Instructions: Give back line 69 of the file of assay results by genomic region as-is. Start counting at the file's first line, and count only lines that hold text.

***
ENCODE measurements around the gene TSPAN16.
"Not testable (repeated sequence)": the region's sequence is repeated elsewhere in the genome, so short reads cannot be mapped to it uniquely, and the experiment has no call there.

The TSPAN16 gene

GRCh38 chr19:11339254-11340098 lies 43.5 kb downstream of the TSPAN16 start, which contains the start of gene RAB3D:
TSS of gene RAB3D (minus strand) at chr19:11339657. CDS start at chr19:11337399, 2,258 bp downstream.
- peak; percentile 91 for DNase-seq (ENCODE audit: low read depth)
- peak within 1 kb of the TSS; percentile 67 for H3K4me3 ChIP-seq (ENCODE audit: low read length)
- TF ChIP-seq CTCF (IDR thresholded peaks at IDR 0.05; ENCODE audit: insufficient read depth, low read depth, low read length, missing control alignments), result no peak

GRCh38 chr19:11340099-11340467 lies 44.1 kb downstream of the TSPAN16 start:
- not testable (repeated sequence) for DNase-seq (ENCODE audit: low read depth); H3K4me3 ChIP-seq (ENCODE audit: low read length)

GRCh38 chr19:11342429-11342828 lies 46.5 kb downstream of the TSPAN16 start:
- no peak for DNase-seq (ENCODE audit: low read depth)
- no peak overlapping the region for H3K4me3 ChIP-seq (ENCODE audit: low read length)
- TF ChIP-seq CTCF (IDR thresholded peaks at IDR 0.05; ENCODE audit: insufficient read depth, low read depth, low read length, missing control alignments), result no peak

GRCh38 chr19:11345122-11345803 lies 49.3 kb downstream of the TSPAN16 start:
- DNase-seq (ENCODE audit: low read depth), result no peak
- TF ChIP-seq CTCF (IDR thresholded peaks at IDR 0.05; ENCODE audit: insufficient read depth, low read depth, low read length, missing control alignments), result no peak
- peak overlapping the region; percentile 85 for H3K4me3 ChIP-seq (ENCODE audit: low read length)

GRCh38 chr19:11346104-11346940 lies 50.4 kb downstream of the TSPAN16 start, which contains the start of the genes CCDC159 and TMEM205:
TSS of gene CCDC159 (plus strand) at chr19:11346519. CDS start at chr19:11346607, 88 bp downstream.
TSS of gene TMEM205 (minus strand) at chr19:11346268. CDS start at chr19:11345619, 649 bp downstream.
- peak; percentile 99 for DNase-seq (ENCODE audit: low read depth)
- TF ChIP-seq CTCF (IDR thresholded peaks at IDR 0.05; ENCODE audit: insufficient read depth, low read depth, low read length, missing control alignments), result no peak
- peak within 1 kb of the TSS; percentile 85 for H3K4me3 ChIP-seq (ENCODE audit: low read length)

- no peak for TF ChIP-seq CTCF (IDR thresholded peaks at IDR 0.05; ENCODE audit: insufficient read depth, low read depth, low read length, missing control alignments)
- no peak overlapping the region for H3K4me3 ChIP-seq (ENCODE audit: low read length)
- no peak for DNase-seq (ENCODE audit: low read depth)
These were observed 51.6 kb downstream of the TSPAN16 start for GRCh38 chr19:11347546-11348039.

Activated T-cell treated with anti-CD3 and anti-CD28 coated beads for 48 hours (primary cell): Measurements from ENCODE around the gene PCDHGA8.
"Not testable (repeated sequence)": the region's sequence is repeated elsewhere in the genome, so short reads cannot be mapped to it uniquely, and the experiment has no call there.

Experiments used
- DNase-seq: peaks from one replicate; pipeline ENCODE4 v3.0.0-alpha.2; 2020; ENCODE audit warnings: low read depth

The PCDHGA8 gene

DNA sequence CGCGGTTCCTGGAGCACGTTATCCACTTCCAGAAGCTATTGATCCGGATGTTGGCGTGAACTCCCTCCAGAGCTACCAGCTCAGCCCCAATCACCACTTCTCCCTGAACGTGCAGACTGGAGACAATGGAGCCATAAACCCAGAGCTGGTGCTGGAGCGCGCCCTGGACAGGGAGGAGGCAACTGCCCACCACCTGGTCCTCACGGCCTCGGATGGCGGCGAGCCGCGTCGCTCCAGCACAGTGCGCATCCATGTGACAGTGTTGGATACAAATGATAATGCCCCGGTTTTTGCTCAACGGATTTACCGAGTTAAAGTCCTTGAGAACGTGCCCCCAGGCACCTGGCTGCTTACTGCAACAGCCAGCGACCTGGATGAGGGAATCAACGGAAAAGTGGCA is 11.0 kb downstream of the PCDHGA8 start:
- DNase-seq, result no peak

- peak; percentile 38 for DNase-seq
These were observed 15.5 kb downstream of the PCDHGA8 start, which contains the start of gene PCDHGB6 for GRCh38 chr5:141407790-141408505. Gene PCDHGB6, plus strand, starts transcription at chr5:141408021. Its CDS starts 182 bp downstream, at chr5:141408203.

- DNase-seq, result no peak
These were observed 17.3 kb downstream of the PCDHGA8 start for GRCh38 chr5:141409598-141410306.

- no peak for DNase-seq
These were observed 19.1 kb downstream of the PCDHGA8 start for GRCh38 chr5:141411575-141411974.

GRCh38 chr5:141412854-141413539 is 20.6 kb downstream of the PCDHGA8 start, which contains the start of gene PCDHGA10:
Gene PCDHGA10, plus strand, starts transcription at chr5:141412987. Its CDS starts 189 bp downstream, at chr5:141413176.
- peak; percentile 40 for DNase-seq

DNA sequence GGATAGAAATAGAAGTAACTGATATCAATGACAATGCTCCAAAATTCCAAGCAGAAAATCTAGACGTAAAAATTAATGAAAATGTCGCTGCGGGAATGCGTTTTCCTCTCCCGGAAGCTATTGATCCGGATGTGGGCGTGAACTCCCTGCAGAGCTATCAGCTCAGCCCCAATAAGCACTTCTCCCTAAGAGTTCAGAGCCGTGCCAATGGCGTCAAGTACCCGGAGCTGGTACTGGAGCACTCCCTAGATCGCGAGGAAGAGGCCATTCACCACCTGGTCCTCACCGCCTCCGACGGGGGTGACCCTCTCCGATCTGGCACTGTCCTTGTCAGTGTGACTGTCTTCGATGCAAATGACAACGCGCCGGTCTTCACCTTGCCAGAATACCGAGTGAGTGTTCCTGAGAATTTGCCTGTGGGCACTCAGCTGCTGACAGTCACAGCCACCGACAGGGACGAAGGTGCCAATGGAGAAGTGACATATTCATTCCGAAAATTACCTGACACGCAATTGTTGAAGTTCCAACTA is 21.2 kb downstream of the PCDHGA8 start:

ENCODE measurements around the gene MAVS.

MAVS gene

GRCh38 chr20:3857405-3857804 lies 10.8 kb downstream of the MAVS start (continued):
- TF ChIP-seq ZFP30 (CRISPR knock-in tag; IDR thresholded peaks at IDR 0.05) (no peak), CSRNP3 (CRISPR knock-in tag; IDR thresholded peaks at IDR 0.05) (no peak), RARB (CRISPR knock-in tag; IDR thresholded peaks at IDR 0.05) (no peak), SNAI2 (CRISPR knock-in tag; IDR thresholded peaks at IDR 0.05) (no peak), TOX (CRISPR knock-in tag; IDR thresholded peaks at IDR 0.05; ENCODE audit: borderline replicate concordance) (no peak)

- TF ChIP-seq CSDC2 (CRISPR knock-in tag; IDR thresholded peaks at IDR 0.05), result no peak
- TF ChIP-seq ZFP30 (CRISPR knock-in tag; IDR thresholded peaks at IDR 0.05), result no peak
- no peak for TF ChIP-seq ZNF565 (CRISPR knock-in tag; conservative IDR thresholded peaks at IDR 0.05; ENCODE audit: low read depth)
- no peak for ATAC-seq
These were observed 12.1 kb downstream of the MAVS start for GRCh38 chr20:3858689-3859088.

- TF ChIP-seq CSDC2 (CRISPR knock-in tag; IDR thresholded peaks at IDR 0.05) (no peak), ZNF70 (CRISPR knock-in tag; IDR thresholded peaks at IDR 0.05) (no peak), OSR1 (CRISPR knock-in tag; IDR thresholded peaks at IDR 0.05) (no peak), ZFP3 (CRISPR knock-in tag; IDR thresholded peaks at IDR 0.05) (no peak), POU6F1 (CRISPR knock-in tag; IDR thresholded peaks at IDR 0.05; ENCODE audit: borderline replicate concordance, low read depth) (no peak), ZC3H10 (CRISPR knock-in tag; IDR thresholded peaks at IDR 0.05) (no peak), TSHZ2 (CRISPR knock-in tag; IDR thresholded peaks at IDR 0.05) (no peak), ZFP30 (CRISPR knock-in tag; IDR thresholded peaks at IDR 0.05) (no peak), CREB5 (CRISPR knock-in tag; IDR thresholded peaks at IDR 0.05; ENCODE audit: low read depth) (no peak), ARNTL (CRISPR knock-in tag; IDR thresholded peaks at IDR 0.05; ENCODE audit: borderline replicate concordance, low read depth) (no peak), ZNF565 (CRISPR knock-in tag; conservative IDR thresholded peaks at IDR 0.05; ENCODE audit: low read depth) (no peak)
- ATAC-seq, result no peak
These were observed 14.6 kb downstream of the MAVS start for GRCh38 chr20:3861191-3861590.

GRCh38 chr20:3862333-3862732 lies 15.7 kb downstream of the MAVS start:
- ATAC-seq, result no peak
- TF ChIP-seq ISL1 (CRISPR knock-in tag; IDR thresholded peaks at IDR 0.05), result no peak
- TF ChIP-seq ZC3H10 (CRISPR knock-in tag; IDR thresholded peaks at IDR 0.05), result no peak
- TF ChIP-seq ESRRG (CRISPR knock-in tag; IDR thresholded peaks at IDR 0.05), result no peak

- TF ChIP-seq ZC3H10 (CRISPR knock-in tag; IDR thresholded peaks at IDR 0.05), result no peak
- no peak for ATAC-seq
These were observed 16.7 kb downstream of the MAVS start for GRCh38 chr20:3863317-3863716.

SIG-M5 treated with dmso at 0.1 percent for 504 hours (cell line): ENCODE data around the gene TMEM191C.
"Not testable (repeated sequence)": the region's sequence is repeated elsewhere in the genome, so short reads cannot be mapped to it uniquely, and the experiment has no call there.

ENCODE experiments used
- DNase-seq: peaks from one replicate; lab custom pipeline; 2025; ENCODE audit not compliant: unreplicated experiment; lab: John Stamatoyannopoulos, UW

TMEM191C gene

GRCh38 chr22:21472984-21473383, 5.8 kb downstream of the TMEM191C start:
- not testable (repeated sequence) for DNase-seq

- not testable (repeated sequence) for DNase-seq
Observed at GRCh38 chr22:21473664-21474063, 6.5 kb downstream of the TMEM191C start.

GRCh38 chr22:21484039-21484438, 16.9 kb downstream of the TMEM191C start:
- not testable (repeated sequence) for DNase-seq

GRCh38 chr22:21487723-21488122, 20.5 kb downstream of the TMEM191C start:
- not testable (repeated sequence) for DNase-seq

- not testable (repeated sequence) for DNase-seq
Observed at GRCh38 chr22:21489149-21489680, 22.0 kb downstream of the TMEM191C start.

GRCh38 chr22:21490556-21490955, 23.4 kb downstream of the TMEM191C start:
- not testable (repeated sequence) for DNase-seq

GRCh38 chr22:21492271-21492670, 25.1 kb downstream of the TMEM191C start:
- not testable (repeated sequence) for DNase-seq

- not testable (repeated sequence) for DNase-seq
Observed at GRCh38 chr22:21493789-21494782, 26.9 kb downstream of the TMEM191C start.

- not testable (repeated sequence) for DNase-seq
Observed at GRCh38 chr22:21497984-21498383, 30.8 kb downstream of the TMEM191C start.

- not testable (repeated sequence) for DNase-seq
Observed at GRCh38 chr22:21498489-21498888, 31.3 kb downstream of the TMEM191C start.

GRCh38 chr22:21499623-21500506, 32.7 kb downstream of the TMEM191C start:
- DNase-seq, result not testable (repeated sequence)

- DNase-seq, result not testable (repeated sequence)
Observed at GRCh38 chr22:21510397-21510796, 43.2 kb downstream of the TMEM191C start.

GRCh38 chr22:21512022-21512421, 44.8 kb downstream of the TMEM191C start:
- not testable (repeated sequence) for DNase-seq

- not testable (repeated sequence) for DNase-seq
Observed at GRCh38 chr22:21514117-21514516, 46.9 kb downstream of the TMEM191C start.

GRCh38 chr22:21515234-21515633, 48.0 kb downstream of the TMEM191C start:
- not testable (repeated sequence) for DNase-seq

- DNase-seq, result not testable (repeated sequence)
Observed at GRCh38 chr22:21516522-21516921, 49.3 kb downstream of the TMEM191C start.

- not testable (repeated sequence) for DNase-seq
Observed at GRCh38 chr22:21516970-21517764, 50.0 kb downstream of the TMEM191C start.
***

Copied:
- DNase-seq: peaks from one replicate; lab custom pipeline; 2025; ENCODE audit not compliant: unreplicated experiment; lab: John Stamatoyannopoulos, UW